Fathomers is a creative research institute dedicated to producing sites and encounters that challenge us to live and act differently in the world.
We commit to implausible sets of ideas shaped by urgent conditions and proceed with open minds, engaging expansive thinkers to resolve complex problems — in studios and labs, on spacecraft and boats; alone, in conversation, on the public stage — and documenting our experiments along the way.
We do this because we value discoveries made absent predetermined outcomes, and we believe in the power of the realized dream as a test site and model for visionary change.
Fathomers is keenly interested in long-term thinking — and what this might mean when applied to creative projects that unfold over not just years but decades, lifetimes or longer.
Our project trajectories may resemble waves more than diagonals, escalating not toward a single exhibition moment but taking shape as a series of possibly infinite dynamic gestures instead.
Research and Production Coordinator
Director of Operations and Productions
Director of Research and Communication
Curator and Executive Director
Director of Programs and Experience
BOARD OF DIRECTORS
Co-Founder and Executive Director, Grand Arts (1995-2015)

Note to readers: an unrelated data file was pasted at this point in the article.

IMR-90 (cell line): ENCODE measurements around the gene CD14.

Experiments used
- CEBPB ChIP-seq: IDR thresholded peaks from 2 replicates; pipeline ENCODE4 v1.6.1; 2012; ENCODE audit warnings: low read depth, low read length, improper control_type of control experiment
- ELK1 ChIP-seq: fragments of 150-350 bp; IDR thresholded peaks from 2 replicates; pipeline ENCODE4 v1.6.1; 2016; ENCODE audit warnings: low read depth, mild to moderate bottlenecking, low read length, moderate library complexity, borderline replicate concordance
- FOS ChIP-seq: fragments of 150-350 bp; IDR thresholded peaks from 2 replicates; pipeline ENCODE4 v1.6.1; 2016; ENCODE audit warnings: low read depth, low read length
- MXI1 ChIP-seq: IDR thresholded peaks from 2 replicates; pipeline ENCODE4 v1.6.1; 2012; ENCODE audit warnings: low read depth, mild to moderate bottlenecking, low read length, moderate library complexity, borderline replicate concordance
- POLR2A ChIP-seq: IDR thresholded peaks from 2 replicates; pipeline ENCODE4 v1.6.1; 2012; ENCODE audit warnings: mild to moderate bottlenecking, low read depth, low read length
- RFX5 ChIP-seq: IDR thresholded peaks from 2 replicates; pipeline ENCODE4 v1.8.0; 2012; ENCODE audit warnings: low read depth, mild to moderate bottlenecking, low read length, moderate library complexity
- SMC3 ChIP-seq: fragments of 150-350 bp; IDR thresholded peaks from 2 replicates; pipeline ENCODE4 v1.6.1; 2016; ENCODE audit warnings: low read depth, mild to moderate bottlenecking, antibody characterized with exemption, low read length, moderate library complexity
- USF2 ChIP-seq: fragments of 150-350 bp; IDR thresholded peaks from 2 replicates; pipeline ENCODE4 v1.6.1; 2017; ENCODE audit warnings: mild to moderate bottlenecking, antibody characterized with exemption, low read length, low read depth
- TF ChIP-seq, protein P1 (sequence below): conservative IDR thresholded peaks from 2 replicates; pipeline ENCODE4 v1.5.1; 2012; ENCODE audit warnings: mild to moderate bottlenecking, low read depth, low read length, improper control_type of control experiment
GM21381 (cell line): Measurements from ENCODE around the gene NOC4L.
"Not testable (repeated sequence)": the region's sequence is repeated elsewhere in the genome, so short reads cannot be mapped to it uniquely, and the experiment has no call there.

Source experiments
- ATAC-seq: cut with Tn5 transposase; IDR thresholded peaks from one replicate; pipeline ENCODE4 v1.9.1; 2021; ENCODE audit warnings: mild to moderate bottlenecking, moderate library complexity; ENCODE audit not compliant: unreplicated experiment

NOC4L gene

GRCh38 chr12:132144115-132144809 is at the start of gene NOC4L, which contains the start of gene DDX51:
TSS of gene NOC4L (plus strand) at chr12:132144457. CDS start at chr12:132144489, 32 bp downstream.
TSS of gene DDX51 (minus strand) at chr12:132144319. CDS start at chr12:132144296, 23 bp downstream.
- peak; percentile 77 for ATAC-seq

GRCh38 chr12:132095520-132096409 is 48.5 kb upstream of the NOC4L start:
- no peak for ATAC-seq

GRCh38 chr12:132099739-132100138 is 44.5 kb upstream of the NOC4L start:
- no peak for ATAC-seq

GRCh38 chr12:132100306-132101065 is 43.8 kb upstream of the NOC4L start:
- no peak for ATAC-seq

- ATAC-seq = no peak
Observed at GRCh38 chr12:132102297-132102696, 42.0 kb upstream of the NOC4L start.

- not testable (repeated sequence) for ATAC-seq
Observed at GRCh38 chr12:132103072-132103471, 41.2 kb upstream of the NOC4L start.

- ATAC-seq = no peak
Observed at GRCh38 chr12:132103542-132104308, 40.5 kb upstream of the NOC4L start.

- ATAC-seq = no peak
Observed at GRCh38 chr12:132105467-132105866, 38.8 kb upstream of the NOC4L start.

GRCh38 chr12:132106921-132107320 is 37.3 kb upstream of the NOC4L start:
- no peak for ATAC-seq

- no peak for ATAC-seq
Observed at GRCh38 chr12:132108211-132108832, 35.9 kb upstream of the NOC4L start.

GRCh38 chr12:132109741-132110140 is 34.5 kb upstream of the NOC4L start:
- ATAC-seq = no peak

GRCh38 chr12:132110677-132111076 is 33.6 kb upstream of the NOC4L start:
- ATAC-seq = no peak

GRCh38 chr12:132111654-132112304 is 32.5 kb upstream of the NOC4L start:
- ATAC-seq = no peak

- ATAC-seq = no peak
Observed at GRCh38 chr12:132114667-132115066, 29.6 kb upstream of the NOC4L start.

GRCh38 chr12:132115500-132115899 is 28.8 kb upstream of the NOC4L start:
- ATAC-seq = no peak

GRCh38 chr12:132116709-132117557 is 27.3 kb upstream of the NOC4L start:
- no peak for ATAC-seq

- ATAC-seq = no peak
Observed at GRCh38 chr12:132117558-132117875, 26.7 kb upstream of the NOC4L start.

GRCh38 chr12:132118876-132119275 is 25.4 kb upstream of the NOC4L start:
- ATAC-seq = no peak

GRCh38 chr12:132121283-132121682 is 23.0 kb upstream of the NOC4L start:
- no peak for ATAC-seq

Earl B. Shurtz Professor of Law, University of Kansas
Visiting Scholar, MIT Sloan School of Management
Fathomers was born from Grand Arts, a project space in Kansas City, Mo., that quietly but radically tested the limits of institutional and artistic support for two decades. In helping more than 120 national and international artists realize projects considered too difficult, provocative or complex to attract funding and support otherwise, the gallery achieved insider fame and deep-seated respect as a bastion of generosity and risk.
In 2015, Grand Arts closed its doors for good, but not before convening fifty artists, writers and scholars for a weekend of conversations that critically and casually explored practice, support and terms of engagement — discussions based in part on the essays commissioned for Problems and Provocations: Grand Arts 1995-2015. Intrigued by the possibilities of these texts and the debates they inspired, a handful of associates finally began considering GA 2.0.
That transition, that chance to be moved, ultimately took shape as Fathomers: the learning institution repurposed as a think tank, committed to co-conspiring in unscripted, unexpected, and slightly uncomfortable ways — and wholly motivated by the creative will to embrace adventure, nurture attachments and move on.
We were moved, and we moved on. Then we moved to California.
We brought with us the spirit and legacy of Grand Arts.